Collapse in overseas nurse recruits exposes UK’s staffing shortfall
A ‘collapse’ in the number of overseas nurses coming to work in the NHS is contributing to high vacancy levels, according to a new report on clinical staff shortages.
In the past, international recruitment has helped fill gaps between predicted and actual demand for nurses, but the NHS can no longer rely on such assistance.
About 15,000 nurses from outside the European Economic Area (EEA) joined the nursing register each year in the early 2000s.
This plunged to 775 by 2008-09 and has not recovered since. In 2014-15, a mere 665 non-EEA nurses were registered in the UK.
The stark message of the report, published last month by NHS Improvement, is that we do not have enough nurses in the NHS, and supply is unable to keep up with rising demand. Its report says that NHS hospitals are 15,000 nurses short of what they need, yet short-term solutions are scarce.
So, what happened to the UK’s once bountiful supply of nurses from countries including the Philippines, India and South Africa?
There has been a rapid rise in demand for hospital nurses since the 2013 publication of Sir Robert Francis’ report into failings in care at the Mid Staffordshire NHS Foundation Trust.
The push for higher staffing levels led to rising demand by trusts to recruit more nurses, but employers’ forecasts have been too conservative and the shortfall has been bigger than anticipated, according to the NHS Improvement report. In 2014, hospitals in England predicted a need for 189,000 adult nurses, 7,000 more than 2013.
Workforce expert Jim Buchan says the mid-2000s saw the NHS in financial difficulties which meant less money for international recruitment.
Professor Buchan, who is based in the school of health sciences at Queen Margaret University in Edinburgh, adds it was also seen as ‘a lot easier and more straightforward’ to recruit from Europe.
‘There has been a ready supply of EEA nurses because of the effect of the recession on countries such as Portugal, Spain and Greece. They don’t need a work permit, they just need to be registered.’
Professor Buchan says another factor affecting international nursing recruitment has been the Nursing and Midwifery Council’s increased core language requirements for nurses from outside the EEA from 2007 which requires overseas nurses to achieve high scores in rigorous English tests before they are able to join the register.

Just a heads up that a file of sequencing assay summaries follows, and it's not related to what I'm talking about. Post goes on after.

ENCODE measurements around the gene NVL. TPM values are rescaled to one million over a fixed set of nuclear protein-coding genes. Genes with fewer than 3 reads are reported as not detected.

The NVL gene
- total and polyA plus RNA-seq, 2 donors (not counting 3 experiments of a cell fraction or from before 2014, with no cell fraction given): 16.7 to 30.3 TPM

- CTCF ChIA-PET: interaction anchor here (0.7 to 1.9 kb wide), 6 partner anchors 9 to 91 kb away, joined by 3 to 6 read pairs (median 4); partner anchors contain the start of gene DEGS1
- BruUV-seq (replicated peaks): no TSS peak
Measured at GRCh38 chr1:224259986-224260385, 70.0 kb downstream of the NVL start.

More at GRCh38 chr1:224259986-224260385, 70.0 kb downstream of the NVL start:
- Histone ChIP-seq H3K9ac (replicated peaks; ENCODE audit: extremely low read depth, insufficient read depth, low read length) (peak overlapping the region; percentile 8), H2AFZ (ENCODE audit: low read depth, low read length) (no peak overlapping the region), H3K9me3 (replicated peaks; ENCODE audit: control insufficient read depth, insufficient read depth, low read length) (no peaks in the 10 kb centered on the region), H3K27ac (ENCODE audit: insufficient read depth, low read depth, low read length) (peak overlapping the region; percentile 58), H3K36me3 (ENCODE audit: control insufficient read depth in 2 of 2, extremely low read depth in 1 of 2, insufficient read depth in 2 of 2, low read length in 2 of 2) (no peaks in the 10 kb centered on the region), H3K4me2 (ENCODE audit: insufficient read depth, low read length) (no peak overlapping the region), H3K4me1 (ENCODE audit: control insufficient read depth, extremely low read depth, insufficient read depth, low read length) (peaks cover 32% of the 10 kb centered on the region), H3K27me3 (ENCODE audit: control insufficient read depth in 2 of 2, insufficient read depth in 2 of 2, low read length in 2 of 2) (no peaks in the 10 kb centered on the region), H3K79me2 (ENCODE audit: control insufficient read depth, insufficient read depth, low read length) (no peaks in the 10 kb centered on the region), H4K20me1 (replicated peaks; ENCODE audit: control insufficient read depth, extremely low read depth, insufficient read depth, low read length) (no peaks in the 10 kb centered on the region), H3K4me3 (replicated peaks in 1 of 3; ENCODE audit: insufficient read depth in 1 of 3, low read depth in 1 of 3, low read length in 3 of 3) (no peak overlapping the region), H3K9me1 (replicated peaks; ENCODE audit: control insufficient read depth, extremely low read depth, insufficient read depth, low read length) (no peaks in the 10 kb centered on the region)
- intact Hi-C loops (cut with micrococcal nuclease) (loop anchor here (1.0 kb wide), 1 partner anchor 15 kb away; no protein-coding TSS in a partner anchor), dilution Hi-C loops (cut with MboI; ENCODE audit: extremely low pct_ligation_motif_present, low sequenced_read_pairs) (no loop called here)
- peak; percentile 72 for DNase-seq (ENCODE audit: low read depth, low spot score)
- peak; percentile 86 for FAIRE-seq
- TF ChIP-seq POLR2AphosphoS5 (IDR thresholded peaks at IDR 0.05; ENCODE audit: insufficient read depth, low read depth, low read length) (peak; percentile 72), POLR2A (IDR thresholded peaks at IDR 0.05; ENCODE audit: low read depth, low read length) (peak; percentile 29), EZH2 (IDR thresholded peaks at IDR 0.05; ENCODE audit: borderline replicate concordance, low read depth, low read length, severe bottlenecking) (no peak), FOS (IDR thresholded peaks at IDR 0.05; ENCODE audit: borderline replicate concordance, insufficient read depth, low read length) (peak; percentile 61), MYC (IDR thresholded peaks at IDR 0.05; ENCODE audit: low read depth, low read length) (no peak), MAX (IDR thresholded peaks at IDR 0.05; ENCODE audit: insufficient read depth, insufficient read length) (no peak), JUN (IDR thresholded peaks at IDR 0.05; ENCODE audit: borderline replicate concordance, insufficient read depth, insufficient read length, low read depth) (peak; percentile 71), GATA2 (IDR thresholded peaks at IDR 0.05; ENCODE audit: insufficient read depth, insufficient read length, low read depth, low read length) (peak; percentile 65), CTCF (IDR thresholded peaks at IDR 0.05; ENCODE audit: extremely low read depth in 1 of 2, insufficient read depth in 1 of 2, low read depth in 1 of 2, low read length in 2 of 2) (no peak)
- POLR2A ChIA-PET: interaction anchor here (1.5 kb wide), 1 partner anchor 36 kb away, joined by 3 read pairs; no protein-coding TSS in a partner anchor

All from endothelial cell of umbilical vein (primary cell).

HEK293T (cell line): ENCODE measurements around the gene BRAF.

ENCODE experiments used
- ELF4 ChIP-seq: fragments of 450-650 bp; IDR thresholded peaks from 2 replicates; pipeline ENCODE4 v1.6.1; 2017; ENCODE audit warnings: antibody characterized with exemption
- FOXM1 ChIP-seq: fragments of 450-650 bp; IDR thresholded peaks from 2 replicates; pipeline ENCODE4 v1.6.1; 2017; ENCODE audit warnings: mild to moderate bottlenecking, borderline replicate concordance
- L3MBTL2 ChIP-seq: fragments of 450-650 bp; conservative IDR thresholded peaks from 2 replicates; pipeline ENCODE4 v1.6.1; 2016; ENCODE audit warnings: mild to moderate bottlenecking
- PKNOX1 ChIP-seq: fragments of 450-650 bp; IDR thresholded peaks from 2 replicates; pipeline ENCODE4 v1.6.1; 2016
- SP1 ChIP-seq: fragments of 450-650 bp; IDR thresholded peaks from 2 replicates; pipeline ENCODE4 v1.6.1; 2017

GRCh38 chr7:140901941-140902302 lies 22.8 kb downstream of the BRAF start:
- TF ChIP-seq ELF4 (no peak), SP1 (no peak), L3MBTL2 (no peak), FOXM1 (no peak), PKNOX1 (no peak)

RCN senior international adviser Susan Williams says the language test and changes to the NMC’s overseas nurses programme made the recruitment process much tougher.
But, she points out, it is not the sign of a good system to be recruiting 15,000 nurses from abroad.
‘It is an indicator of shortage and a product of us not educating, training and retaining enough of our own nurses,’ she explains.
Ms Williams says the introduction of a blanket cap on the number of overseas workers coming into the UK has also had a negative effect.
In 2011, a yearly limit of 20,700 non-EEA workers was set, followed a year later by an announcement that skilled workers, such as nurses, would have to meet new visa requirements.
This set out that from 2016, non-EEA nurses who have worked here for more than five years will need to earn over £35,000 a year to retain their right to remain in the UK.
After bowing to pressure from NHS organisations and unions last October, the Home Office temporarily placed nursing on the shortage occupation list, making it easier to get a visa and providing exemption from the £35,000 salary threshold.
However, the change is subject to a review by the Migration Advisory Committee, which is due to present evidence to the Home Office on whether nursing should remain on the list.
King’s Fund head of research Rachael Addicott points out there is also a question of sustainability for a workforce that is reliant on an international supply of nurses.
In a report on workforce planning, she acknowledges overseas nurses can help fill gaps, but warns this is ‘not a panacea for NHS staff shortages’.
Speaking about the issue, she says: ‘We would see international recruitment as one solution to address the nursing workforce challenge.’
Ms Addicott says recruiting overseas is expensive and it is not always certain an employer will get a return on that investment. ‘There is quite a high attrition rate with overseas nurses either returning to their own countries quickly or leaving the employing organisation.’
She suggests a more co-ordinated approach to international recruitment with regional providers collaborating to recruit and support new staff.
‘My main reason was career development,’ she explains.
‘At that time, there wasn’t any kind of career development in Romania. Nurses are not seen as professionals, they are seen as doctors’ aides and they haven’t found their voice yet.’
Ms Boncea was unable to join the UK nursing register until 2007, when Romania joined the EU.
For the first three years, she worked as a healthcare assistant in a nursing home, and 11 years later became the deputy manager there.
Last year, she took up a position as a surgical nurse in Glan Clwyd Hospital.
Ms Boncea says she wants to believe nurses come from outside the UK to develop their careers, but also thinks economic reasons are a driving factor.
She feels the NMC English language requirements might put people off.
Royal Surrey County Hospital NHS Foundation Trust director of nursing Louise Stead says it has recruited about 220 nurses from the Philippines since October 2014, although 25 withdrew their application after difficulties securing sponsorship certificates.
‘In the absence of enough UK trained nurses, we rely on the migration of nurses from overseas to compensate for this shortfall.
‘In the short term we are left with only two realistic options to ensure our wards are safely staffed – to increase the use of bank and agency nurses or recruit internationally.